4. 2D Kinematics

Intro to Relative Velocity

# Intro to Relative Motion (Relative Velocity)

Patrick Ford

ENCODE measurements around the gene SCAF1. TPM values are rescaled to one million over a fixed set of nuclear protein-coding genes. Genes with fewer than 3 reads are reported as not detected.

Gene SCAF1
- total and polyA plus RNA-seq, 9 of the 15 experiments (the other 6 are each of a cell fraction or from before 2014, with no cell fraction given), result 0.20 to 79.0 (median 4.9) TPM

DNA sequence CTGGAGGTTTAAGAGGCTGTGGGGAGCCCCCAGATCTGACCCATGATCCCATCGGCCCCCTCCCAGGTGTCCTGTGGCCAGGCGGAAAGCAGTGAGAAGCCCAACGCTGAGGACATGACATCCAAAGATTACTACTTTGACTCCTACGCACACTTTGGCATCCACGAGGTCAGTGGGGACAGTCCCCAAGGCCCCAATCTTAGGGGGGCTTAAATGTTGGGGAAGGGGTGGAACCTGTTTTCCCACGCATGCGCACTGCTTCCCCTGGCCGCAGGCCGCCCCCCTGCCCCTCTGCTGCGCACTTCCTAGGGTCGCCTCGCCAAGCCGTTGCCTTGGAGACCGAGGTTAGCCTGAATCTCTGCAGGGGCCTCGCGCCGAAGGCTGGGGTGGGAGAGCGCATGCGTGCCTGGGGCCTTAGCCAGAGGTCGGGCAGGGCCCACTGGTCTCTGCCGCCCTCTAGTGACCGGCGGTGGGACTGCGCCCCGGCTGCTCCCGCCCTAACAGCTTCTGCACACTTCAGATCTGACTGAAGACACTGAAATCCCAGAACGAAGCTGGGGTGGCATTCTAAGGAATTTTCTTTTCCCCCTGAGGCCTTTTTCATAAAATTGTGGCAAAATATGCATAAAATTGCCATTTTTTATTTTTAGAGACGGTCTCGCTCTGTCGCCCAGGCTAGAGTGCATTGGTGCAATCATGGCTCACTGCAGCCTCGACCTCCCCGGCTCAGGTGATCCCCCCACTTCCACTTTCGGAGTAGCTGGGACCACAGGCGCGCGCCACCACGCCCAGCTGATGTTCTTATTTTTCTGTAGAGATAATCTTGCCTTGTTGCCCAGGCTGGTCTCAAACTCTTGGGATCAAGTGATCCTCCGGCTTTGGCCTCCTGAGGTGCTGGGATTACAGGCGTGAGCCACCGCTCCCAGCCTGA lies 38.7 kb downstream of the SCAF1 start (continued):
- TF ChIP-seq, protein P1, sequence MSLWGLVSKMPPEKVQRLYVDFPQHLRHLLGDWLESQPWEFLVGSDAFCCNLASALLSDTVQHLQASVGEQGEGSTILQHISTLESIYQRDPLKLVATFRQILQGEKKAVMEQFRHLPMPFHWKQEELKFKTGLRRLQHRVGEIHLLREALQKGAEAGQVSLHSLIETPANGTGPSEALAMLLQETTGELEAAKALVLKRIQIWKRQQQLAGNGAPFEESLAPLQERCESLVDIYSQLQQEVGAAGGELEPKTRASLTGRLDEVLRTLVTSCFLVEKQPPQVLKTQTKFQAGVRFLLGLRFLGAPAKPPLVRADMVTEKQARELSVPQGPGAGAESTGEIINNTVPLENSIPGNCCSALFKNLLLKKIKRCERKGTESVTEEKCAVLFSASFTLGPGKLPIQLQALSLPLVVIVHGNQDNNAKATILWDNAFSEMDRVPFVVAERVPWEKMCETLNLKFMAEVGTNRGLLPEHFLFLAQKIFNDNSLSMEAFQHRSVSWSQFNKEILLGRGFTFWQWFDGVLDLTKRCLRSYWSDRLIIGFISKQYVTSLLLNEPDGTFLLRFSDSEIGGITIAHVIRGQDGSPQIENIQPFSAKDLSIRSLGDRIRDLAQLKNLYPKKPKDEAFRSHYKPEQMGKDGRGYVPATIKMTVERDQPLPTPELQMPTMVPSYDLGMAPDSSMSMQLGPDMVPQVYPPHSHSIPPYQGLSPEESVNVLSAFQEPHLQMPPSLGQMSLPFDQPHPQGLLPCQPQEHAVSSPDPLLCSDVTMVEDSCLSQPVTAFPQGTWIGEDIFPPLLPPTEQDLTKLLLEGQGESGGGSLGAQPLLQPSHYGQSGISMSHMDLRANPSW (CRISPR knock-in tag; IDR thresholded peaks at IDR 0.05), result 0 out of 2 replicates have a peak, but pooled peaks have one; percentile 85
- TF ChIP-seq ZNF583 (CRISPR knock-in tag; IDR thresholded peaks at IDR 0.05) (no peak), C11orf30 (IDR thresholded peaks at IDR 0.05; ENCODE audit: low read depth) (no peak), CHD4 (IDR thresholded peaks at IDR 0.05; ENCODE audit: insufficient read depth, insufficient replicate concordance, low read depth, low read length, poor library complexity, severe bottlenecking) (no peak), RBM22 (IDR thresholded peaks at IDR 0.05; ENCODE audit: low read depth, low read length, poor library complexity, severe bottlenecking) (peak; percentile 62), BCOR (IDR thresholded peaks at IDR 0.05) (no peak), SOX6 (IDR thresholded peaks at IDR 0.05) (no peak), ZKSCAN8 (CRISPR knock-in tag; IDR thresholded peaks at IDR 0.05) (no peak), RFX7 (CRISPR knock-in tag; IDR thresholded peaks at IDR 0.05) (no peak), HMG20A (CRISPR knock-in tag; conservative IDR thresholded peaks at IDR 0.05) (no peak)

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Hey guys. So you may come across some problems which have to calculate the velocity of one object that moves relative to or with respect to something else. So I want to introduce you in this video, the idea of relative motion or relative velocity And really, what we're gonna see is that it kind of just comes down to simple addition and subtraction of velocities. So let's check it out. What's this whole idea about? Well, whenever we measure velocity, we are measuring it relative to some reference points, which we call a frame of reference. So, for example, you're standing on the side of a road. You have a fancy speed gun or a radar gun that cops used to measure how fast you're driving and you're measuring the you know, the speed of cars passing by. So your reference frame, your frame of reference is the earth. That's the thing that you're measuring the velocities with respect, Thio. And so, in fact, most of the time and problems, your frame of reference is gonna be the ground or the earth unless they otherwise tell you. So let's just jump right into an example so I can show you how this works. So imagine that you're an observer, right? And you're standing on the outside of a moving platform. Are moving walkway like the kind that you've seen airports. You have one of these fancy speed guns with you, and you're gonna measure the velocity of three different people on this moving walkway. So person a standing still Person B's walking to the right. The person sees walking to the left. So what would our speed gun measure their velocities to be? Well, the whole idea here is that if you look at T equals zero, all of these people are kind of lined up along the same position. But then one second later, the walkway has kind of moved everybody to the rights. But because some of them are walking forward, some of them are standing still and some of them are moving backwards. Then they're gonna be a different distances or different positions one second later. So what happens with person? A. What happens is the walkway is just gonna move them some distance over, you know, some amount of time in one second. And so because person A is just standing still on the moving walkway that is moving them along at 3 m per second. And if we pointed our speed gun at person A. It would also show them moving at 3 m per second. So here's why. Here's a way you can visualize this. So imagine my pen here is you the observer. My hand is the moving walkway and person A is my red pen. So as the moving walkway basically moves this person along at 3 m per second, they are together and because they are together, they have the same velocity. In fact, whenever you have a stationary or not moving object that is inside or within or on top of another moving object and they basically have the same velocity, they share the same velocity. And so, in other words, another way we can say that is that the moving walkway and the person A has the same relative velocity to all other reference frames. So to you, the observer, the person A and the moving walkway have the same velocity relative to any other reference frame in another way of also putting that is that they have the same velocity in their velocities relative to each other. is equal to zero. So let's move on to person B now. So person B is moving along in 2 m per seconds. So what happens with them? Well, in the same amount of time, the same one second person be is because Because they're walking forwards. We're gonna travel higher distance or a greater distance in the same amount of time. Now we know that the velocity is equal to the change in position or the displacement over time. So if they're traveling a farther distance in the same amount of time, then that means that the velocity must be higher. So if we put it, our speed gonna be, what would we measure? Well, because B is moving at 2 m per second. Sorry, because they're walking forwards at 2 m per second. Then there, 2 m per second in addition to the 3 m per second on the walkway is moving them along. Then when we point our speed gun at them, they're not gonna be moving at three. But they're gonna be moving at three plus two, which is 5 m per second. And so what happened now happens with person, see? Well, person sees moving 2 m per second in the opposite direction. So in the same amount of time, they're going to cover a less distance than the other two persons A and B, and so their velocity must be lower than five and three. And so the idea is basically just the reverse. Their velocity relative to the moving walkway picks up a negative sign. And now what happens is if you were to point your speed gun at person, see, it wouldn't measure five. It wouldn't measure three. It would measure three minus two because the velocities point in opposite directions and they kind of cancel each other out, and you would see the moving at 1 m per second. So in, you know, it's a summarize. Everything really relative velocity is just the addition or subtraction of velocities. And it all depends on which directions that those relative velocities Aaron that's it for this one. Guys, let me know if you have any questions

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